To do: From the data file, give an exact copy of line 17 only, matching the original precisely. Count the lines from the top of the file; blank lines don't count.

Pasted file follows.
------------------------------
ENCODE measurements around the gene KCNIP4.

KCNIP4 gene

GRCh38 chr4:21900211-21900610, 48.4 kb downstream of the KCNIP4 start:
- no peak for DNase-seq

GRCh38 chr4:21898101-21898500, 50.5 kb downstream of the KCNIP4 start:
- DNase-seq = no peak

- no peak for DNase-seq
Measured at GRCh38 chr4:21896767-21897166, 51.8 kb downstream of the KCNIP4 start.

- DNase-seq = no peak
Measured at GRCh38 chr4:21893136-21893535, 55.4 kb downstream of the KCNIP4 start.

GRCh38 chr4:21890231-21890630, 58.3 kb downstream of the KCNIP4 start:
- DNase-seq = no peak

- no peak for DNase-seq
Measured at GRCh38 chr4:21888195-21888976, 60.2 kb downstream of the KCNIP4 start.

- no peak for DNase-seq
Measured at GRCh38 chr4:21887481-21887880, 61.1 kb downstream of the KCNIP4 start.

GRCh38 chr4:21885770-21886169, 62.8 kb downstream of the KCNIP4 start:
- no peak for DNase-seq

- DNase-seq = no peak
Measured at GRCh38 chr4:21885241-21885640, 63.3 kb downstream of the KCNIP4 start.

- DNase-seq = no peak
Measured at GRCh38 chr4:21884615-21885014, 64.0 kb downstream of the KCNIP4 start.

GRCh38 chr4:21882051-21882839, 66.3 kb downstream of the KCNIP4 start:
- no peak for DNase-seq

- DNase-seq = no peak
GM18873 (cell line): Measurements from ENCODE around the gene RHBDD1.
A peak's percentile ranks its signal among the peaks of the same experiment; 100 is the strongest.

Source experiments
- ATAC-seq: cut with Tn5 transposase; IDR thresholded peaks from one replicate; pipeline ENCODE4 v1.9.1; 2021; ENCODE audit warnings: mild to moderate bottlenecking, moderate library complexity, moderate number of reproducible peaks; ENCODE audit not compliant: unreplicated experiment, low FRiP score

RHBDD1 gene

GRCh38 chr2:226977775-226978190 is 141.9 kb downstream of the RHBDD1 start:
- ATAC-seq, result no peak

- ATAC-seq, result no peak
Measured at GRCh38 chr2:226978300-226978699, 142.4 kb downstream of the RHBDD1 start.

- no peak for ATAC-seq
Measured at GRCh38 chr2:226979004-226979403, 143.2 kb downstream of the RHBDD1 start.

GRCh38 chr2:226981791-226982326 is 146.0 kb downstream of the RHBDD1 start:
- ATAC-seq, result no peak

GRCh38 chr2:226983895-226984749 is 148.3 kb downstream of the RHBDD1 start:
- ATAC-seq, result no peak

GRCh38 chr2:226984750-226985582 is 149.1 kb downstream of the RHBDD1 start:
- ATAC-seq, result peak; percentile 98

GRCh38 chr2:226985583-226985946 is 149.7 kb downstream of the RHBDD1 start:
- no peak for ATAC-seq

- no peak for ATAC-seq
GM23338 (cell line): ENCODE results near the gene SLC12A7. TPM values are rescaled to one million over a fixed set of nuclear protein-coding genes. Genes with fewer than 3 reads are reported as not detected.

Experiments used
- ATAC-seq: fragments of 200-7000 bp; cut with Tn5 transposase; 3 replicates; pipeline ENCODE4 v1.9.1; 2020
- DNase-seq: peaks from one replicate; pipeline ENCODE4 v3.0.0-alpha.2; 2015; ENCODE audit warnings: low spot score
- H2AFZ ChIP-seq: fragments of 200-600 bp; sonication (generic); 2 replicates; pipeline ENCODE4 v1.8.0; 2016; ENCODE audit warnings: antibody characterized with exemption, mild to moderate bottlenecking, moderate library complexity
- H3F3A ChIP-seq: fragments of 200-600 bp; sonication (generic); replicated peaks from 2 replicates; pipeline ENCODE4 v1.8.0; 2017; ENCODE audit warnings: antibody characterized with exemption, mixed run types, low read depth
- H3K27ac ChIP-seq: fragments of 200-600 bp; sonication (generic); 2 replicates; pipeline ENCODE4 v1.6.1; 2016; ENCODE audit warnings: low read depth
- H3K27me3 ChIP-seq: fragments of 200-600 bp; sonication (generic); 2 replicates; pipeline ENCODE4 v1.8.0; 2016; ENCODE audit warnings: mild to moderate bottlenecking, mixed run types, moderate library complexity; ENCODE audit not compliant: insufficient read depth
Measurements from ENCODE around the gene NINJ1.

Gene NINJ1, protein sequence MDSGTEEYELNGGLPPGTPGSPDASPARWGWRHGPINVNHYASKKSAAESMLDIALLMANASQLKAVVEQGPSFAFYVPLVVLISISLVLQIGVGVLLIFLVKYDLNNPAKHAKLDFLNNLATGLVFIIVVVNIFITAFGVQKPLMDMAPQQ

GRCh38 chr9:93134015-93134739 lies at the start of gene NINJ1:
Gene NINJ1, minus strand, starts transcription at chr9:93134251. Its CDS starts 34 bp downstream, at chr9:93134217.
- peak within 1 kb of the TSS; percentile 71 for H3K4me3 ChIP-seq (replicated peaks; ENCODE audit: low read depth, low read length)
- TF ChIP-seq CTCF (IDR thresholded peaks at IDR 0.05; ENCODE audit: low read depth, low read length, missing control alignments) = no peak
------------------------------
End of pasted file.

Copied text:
GRCh38 chr4:21885770-21886169, 62.8 kb downstream of the KCNIP4 start: